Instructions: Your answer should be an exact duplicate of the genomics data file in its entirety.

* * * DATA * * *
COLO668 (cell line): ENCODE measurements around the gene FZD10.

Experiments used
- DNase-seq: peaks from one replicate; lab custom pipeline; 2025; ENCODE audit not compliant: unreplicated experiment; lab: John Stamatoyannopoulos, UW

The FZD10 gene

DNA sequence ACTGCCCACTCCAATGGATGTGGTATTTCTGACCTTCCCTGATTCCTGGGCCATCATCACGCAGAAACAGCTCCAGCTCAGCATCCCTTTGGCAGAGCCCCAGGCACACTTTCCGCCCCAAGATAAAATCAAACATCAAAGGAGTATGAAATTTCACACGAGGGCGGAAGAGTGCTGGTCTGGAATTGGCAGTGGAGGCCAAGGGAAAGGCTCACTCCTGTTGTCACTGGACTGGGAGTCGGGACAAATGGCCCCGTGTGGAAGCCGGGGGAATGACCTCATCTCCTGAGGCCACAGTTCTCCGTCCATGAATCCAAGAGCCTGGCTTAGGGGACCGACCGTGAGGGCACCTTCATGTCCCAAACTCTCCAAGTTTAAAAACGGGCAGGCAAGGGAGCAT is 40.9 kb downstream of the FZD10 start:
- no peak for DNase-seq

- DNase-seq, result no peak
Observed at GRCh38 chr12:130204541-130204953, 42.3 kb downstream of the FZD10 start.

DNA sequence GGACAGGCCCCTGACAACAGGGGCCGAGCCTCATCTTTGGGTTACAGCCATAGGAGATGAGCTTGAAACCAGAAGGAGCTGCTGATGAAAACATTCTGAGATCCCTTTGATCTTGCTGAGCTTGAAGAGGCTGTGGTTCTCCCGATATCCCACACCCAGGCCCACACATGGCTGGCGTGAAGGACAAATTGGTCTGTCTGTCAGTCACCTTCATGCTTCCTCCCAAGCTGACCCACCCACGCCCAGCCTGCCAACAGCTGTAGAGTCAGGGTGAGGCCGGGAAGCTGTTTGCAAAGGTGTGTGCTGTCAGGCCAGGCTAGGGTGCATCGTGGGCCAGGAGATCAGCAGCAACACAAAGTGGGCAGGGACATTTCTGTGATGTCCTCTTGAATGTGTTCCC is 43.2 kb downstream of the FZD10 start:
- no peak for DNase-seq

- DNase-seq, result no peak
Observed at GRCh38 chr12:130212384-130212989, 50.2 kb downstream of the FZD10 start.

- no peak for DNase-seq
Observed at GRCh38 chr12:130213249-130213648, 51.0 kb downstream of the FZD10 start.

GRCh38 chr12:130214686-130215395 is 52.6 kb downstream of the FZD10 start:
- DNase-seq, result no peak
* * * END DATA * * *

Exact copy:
COLO668 (cell line): ENCODE measurements around the gene FZD10.

Experiments used
- DNase-seq: peaks from one replicate; lab custom pipeline; 2025; ENCODE audit not compliant: unreplicated experiment; lab: John Stamatoyannopoulos, UW

The FZD10 gene

DNA sequence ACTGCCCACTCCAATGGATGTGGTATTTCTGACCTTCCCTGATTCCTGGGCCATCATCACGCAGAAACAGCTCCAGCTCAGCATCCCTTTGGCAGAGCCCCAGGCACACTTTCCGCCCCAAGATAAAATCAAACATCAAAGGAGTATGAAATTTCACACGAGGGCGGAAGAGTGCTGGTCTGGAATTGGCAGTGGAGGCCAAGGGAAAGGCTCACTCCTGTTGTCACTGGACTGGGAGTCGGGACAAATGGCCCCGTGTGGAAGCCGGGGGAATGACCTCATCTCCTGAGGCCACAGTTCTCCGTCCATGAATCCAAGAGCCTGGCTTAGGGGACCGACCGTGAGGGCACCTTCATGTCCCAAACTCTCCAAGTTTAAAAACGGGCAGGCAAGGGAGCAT is 40.9 kb downstream of the FZD10 start:
- no peak for DNase-seq

- DNase-seq, result no peak
Observed at GRCh38 chr12:130204541-130204953, 42.3 kb downstream of the FZD10 start.

DNA sequence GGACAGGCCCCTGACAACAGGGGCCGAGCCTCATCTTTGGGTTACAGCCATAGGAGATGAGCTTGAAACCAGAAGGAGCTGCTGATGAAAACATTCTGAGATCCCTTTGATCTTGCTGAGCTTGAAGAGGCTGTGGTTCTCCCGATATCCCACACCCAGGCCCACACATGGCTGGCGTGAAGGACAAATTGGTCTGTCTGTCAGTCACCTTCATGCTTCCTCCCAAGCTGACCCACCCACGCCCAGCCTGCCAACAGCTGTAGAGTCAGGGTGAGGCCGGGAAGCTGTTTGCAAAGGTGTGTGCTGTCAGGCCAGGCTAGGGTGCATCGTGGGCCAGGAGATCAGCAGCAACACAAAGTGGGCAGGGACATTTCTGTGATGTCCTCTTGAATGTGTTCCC is 43.2 kb downstream of the FZD10 start:
- no peak for DNase-seq

- DNase-seq, result no peak
Observed at GRCh38 chr12:130212384-130212989, 50.2 kb downstream of the FZD10 start.

- no peak for DNase-seq
Observed at GRCh38 chr12:130213249-130213648, 51.0 kb downstream of the FZD10 start.

GRCh38 chr12:130214686-130215395 is 52.6 kb downstream of the FZD10 start:
- DNase-seq, result no peak